One of the things we did accomplish in the aborted visit to Reykjavik was to pick up the ice pilot, who will insure that we made it past Greenland without any Titanic style mishaps. We hadn’t really given it much thought, but the end of the summer is the time when large chunks of ice have taken in enough sun shine to have the energy to break away and float south. In addition to his primary function, the ice pilot took some time to speak with us and show some great photos of Greenland. You don’t really train to be an ice pilot in a school somewhere. This is the sort of expertise best gained by own the job training. Our pilot recently retired from a career as the captain of a ship which regularly carried supplies between Greenland and Denmark, which administers the island.
Even in these high tech times, ice is still a major hazard in these waters. Since most of a glacier lies below the water line, radar generally does not pick up on these lethal chunks. After a particularly tragic glacier/ship collision in 1942 where the ship sank with total loss of life, Denmark decided to create an ice patrol and make a concerted effort to fly planes over the most contentious areas and map where the biggest bergs are. These maps are updated regularly and sent to the bridge of any ship in the area, giving them a clue which direction they should be looking for danger lurking. Ships can only safely make deliveries to Greenland between July and September when the pack ice has loosened up sufficiently.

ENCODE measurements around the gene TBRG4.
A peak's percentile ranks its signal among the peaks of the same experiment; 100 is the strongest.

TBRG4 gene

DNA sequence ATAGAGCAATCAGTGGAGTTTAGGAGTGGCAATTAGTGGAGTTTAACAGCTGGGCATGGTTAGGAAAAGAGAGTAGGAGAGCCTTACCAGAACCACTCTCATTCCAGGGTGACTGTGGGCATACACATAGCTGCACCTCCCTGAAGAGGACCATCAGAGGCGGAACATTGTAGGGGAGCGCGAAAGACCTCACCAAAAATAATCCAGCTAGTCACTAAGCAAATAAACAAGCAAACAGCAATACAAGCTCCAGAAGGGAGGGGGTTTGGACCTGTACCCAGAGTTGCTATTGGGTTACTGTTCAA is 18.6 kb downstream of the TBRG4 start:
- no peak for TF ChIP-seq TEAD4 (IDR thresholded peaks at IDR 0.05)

There are three types of ice floating around Greenland. The normal ice that forms every winter in colder climes, has melted by now and gone to sea. The glaciers that cover most of Greenland are forever flowing down to sea and their fresh water chunks fizzle when they melt as the air trapped within their layers breaks free. The polar ice formed from frozen sea water is the most dangerous and can be over a mile thick. A piece as big as the island of Manhattan is reportedly on its way to Canada, somewhere along our route. Ships that ply these waters regularly take advantage of planes and helicopters, because only from the heights can you really see a pathway through the bobbing ice floes. At night it is the law that all ships shine powerful lights whose beams can reveal the ice ahead. And most importantly, we are moving much more slowly than we did in our race to get from Dublin to Reykjavik. The ice pilot had great photos of the modern art that ice bergs can form as they melt, but my favorite was the picture he took of a polar bear leaned up against the side of his ship, looking as if he was giving it a shove. The crew had just had lunch and the yummy smells had brought the bear in for a closer look.
When we booked this cruise, I barely gave ice bergs a thought, but now we’re going to be on duty on our balcony, assisting the captain with the glacier patrol.